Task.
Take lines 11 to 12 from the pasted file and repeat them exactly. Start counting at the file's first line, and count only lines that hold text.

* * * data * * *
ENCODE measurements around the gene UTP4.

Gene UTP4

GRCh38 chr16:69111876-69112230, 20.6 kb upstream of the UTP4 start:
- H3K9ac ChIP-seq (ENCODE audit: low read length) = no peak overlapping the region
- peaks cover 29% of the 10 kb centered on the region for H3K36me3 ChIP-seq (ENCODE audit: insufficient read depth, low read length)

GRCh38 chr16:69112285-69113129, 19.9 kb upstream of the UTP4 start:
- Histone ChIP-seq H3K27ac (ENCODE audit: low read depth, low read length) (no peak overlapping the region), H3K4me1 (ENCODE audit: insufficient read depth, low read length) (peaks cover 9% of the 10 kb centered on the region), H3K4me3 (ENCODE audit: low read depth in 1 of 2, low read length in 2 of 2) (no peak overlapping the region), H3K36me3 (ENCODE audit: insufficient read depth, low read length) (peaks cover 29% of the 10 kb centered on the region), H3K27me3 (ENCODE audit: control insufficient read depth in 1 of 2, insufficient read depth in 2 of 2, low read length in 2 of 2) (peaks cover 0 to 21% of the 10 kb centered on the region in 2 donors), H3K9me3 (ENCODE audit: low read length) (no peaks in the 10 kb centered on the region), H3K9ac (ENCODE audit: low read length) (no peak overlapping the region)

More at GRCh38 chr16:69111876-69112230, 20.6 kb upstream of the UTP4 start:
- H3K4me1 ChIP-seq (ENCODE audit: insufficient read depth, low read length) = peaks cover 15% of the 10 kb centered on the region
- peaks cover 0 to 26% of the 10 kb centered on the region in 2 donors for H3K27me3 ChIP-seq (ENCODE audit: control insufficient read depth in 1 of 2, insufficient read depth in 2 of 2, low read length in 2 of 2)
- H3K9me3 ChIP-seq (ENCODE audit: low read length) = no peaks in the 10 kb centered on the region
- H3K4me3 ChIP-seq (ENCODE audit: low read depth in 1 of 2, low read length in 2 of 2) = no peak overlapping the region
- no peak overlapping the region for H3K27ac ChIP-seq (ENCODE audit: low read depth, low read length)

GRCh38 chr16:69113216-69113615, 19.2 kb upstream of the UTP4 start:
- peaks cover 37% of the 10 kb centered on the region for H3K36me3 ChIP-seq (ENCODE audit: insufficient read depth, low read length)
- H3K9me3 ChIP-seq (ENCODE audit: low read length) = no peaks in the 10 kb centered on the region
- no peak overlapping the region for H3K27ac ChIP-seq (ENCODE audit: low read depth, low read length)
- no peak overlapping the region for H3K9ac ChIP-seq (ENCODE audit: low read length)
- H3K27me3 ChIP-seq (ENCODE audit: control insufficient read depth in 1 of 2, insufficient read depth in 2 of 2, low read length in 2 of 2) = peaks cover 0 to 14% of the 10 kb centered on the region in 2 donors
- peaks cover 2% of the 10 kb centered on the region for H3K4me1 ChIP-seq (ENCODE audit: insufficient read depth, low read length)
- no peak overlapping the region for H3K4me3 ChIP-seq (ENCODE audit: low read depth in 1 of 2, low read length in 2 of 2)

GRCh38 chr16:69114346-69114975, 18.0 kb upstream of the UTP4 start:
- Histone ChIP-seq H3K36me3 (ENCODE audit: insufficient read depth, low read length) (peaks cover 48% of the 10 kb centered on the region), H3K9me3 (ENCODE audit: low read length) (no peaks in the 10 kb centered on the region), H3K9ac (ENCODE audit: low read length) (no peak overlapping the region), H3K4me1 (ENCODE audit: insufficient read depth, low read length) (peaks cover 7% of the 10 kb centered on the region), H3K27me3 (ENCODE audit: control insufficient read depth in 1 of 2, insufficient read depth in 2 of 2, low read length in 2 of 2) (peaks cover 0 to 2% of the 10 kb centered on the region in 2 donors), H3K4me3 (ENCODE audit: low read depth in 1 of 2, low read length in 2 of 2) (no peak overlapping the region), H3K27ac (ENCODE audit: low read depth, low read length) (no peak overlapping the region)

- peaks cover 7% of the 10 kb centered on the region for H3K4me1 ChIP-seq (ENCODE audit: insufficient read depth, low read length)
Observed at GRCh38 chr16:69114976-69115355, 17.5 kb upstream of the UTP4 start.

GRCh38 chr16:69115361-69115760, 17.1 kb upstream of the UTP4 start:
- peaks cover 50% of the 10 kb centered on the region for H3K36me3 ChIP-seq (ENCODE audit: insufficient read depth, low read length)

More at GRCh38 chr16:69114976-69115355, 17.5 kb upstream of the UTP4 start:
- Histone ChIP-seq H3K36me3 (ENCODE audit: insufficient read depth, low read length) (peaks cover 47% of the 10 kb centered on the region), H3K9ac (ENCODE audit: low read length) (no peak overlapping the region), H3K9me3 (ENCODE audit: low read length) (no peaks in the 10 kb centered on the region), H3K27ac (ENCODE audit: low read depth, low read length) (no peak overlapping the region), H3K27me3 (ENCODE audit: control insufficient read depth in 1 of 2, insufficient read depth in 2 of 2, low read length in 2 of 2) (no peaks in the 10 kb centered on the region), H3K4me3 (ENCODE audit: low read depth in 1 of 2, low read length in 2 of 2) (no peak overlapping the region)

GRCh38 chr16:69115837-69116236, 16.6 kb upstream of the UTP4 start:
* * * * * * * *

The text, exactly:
- H3K9me3 ChIP-seq (ENCODE audit: low read length) = no peaks in the 10 kb centered on the region
- H3K4me3 ChIP-seq (ENCODE audit: low read depth in 1 of 2, low read length in 2 of 2) = no peak overlapping the region